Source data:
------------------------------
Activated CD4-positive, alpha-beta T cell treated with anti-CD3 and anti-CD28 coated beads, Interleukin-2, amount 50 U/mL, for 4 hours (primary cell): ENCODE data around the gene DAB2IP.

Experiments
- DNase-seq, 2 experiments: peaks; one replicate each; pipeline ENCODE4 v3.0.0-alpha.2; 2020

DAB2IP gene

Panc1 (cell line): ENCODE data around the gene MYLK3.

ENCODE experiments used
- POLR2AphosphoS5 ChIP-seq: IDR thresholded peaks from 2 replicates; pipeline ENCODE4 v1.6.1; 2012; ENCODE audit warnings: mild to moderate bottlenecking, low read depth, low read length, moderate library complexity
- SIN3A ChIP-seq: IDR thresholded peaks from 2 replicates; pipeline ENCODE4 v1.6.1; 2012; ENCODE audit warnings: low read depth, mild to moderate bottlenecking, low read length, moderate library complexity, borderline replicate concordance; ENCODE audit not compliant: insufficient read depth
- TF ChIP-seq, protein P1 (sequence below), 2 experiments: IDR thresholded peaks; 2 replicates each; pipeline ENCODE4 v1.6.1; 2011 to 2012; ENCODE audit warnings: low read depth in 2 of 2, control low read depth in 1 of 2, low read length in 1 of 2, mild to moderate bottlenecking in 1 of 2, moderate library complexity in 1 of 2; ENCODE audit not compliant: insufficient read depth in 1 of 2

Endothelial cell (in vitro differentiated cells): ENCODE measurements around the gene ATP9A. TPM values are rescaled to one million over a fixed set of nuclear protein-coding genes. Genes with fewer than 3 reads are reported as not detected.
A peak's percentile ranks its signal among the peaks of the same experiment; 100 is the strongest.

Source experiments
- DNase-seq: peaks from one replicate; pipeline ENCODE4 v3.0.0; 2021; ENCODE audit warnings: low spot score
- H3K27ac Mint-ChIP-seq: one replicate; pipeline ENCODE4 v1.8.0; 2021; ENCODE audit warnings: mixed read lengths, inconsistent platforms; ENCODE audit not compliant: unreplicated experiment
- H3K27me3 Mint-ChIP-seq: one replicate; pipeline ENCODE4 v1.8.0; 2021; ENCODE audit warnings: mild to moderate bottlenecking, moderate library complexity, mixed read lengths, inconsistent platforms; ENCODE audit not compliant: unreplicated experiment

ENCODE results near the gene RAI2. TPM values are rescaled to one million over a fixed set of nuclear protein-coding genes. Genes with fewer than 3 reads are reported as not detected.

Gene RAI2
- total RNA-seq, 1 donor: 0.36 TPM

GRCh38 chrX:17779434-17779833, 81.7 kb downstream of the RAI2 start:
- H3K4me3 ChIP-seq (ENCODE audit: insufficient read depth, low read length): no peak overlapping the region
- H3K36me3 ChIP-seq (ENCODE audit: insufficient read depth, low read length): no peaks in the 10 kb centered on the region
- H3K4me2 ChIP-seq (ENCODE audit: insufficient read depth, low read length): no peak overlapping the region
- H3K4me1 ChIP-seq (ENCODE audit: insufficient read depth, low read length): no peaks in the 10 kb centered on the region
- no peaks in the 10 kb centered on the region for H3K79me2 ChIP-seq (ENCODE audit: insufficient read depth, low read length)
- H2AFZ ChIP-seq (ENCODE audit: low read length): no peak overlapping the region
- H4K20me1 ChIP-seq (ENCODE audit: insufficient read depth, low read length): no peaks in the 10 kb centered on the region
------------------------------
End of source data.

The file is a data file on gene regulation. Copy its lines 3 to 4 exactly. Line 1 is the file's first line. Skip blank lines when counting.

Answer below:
- DNase-seq, 2 experiments: peaks; one replicate each; pipeline ENCODE4 v3.0.0-alpha.2; 2020

DAB2IP gene